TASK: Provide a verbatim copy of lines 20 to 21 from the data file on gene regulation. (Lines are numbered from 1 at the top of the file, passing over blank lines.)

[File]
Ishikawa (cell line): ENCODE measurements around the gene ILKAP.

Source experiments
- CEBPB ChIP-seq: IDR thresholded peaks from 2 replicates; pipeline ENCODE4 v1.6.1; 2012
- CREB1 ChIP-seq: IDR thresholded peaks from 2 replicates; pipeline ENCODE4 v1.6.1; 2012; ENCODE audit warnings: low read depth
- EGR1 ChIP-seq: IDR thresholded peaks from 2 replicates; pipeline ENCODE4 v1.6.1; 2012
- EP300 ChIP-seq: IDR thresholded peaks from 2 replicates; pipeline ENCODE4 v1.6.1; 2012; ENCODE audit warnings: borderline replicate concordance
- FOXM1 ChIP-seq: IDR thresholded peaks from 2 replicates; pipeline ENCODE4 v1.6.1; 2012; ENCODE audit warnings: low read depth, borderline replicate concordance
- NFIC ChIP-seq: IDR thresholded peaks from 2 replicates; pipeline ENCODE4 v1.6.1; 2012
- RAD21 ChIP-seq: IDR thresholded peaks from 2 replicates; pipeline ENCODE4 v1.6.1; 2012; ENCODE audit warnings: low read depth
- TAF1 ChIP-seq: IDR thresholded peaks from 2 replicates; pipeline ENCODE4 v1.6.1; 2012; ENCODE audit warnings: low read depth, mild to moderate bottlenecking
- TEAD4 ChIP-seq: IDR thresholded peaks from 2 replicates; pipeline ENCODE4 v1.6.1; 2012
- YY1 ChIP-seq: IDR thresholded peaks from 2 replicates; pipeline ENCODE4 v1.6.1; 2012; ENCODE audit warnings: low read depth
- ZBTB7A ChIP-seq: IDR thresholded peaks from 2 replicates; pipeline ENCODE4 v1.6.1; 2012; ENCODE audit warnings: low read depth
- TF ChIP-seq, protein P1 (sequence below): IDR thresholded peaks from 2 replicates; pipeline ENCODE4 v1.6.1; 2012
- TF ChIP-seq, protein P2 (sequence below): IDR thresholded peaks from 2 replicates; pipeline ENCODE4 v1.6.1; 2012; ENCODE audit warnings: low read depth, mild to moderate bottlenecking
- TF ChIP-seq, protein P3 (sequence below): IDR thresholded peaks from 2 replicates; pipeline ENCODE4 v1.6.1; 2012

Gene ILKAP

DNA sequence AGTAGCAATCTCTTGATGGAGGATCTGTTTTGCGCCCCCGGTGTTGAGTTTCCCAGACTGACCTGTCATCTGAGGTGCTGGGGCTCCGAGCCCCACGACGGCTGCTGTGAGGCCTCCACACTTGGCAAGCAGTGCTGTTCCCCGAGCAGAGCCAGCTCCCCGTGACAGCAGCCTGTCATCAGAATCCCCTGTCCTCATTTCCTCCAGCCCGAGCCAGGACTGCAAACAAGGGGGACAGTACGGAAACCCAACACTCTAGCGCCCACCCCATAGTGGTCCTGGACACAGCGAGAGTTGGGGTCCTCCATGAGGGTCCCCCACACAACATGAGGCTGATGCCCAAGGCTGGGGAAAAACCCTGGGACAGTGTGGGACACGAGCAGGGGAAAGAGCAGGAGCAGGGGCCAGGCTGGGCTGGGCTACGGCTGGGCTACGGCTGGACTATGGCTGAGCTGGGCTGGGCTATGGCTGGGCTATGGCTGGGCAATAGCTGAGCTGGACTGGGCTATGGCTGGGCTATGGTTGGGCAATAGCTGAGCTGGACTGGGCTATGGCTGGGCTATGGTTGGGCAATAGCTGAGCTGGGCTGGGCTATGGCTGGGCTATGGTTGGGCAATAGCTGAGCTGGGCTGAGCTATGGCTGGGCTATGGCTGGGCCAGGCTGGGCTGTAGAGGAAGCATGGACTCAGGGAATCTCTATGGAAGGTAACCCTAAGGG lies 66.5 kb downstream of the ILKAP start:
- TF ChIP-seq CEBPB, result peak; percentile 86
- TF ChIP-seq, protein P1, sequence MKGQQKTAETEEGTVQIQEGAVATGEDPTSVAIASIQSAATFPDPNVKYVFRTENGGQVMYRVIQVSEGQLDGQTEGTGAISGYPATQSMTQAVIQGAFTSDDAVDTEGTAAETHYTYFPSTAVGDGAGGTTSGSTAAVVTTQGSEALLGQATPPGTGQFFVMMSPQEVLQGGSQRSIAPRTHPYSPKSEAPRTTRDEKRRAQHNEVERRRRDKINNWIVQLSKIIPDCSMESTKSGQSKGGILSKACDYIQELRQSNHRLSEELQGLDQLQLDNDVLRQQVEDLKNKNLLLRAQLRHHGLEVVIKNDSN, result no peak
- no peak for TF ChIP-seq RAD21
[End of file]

- TF ChIP-seq, protein P1, sequence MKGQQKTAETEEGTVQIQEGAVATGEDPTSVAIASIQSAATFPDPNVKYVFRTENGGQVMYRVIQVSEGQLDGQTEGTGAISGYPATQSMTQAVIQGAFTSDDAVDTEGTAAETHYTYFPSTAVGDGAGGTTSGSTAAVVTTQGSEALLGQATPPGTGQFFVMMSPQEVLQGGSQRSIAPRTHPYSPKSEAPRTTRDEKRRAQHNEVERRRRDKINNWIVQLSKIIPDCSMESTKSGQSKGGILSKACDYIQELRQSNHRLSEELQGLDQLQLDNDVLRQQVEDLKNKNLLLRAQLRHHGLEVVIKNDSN, result no peak
- no peak for TF ChIP-seq RAD21